Then I pour the milk/butter into the flour-y crater and mix it by hand. Now this isn’t actually enough liquid to make a proper dough. So I had to add water little by little until I got the desired texture. The desired textures, as I’ve come to understand it, is when the dough stops sticking to your hands. If you’re a dough expert, use your expertise. If not, just follow the directions and you should get pretty close. But the amount of water you need to add is pretty subjective since it all depends on random things like elevation, humidity, and dumb luck. Baking and dough making are weird.
Perogi formation is not unlike dumpling making. I rolled out the dough on a floured surface until it was about 1 cm in thickness. I know, metric system. As a science major I understand it very well despite growing up learning about feet, inches, yards and all those other bullshit measuring quantities. And, the customary system quite frankly sucks at describing things at less than half an inch. Basically you want this pretty thin.
Then you cut out little circles (I used a plastic cup), place the filling in the center, and fold it over to form a semi-circle. Press it down pretty hard and it will seal. You can use an egg wash I guess, but I don’t think it’s entirely necessary.
There are really two ways to cook perogies. A common practice is to boil them. Bring some water to a boil, drop the perogies in, and cook them for about 8 minutes. The other method is just to fry them in butter. I melted ½ a stick of butter in a skillet (the same skillet I used to make the bacon and onion mixture so I could pick up all that residual flavor). Then I layered the perogies in there and let them cook on each side for about 2 minutes or so to get some nice color on them.
After that, I just threw them in the oven set to a low temperature to keep them warm while I cooked the rest of my perogies. And there you have it. Some nice perogies to cure any perogi withdrawal. I like to serve mine with some fried onions and a bit of sour cream, but they can be eaten plain all the same.
Prep time: 45 minutes
Cook time: 1 hour
- 1 parsnip
- 3 medium potatoes
- 3 slices of bacon, diced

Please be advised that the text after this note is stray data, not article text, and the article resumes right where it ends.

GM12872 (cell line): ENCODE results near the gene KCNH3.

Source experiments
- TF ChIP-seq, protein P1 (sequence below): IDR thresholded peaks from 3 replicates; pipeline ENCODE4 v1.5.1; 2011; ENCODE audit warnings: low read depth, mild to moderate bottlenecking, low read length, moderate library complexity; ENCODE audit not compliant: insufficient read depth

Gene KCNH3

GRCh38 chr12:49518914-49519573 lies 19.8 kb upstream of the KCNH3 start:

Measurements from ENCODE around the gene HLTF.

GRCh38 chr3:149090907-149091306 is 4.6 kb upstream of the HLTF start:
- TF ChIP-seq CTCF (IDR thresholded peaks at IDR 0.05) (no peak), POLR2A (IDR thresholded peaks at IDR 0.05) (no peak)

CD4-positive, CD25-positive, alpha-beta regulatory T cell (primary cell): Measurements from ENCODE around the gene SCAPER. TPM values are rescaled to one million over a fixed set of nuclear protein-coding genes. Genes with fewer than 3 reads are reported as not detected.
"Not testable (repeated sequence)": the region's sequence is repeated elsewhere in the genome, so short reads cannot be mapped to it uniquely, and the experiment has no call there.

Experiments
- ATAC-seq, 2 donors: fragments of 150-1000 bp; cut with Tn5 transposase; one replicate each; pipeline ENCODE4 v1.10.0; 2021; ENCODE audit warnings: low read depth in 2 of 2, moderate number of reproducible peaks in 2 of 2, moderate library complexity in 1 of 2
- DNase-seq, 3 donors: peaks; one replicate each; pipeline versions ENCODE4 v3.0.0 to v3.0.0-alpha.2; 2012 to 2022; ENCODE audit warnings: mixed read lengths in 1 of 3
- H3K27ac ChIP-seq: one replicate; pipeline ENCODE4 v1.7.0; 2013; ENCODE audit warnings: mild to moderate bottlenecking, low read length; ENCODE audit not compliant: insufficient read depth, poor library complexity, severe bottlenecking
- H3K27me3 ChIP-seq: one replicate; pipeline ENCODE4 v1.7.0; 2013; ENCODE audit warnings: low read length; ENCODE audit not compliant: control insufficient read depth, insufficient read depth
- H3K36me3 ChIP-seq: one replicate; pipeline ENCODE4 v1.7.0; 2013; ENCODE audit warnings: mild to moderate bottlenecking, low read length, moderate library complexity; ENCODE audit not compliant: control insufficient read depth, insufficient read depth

- ¼ onion, sliced
- 1 clove of garlic, minced
- 3 tbs margarine
- 3 tbs white sugar
- 1/8 cup cilantro
- 1/8 cup parsley
- 1/3 cup sour cream
- 3 cups gluten-free flour of your choice
- ½ cup warm milk
- ¾ cup warm water
- 1 tbs melted margarine
- 1 tsp salt
- In a small pot of salted water, boil potatoes and parsnips for 20-30 minutes
- In a skillet, cook bacon until crispy, about 5-6 minutes
- Add margarine, onions, garlic, and sugar to the skillet
- Saute until onions caramelize, 15-20 minutes
- Add cilantro and parsley, remove from heat and set aside
- Mash potatoes and parsnips
- Add margarine mixture and sour cream, stir to combine
- Salt and pepper to taste and set aside
- In a small saucepan over medium heat, melt margarine
- Add milk and let sit until milk is warmed but do not bring to a boil
- In a mixing bowl, mix flour and salt and make a crater in the center of the flour
- Add milk/margarine mixture and stir
- Pour in water a little at a time until the dough does not stick to your hands
- Cover in plastic wrap and set aside for 20-30 minutes
- Roll out dough into a thin layer of about 1 cm
- Cut out circles of the dough and set aside
- Place a tbs of the potato mixture into the center of the circle and fold over one side of the dough on top of the other
- Press down to seal
- Repeat until all the dough has been used
- Over medium high heat, melt half a stick of butter or margarine
- Add perogies to the pan and cook for about 2 minutes per side
- Set in a warming oven until needed